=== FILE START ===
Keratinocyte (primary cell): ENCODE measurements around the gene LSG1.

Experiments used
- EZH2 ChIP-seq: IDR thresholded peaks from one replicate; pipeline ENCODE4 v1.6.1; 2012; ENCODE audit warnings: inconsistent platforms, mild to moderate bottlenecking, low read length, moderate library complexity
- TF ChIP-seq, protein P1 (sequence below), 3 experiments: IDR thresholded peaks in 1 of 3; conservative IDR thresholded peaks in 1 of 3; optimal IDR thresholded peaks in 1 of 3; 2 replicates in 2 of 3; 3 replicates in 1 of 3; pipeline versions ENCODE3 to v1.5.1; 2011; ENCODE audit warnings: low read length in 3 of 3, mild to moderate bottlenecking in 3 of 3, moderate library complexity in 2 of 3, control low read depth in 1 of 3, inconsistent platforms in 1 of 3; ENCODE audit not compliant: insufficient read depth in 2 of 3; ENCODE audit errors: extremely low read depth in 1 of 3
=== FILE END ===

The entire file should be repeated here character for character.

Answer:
Keratinocyte (primary cell): ENCODE measurements around the gene LSG1.

Experiments used
- EZH2 ChIP-seq: IDR thresholded peaks from one replicate; pipeline ENCODE4 v1.6.1; 2012; ENCODE audit warnings: inconsistent platforms, mild to moderate bottlenecking, low read length, moderate library complexity
- TF ChIP-seq, protein P1 (sequence below), 3 experiments: IDR thresholded peaks in 1 of 3; conservative IDR thresholded peaks in 1 of 3; optimal IDR thresholded peaks in 1 of 3; 2 replicates in 2 of 3; 3 replicates in 1 of 3; pipeline versions ENCODE3 to v1.5.1; 2011; ENCODE audit warnings: low read length in 3 of 3, mild to moderate bottlenecking in 3 of 3, moderate library complexity in 2 of 3, control low read depth in 1 of 3, inconsistent platforms in 1 of 3; ENCODE audit not compliant: insufficient read depth in 2 of 3; ENCODE audit errors: extremely low read depth in 1 of 3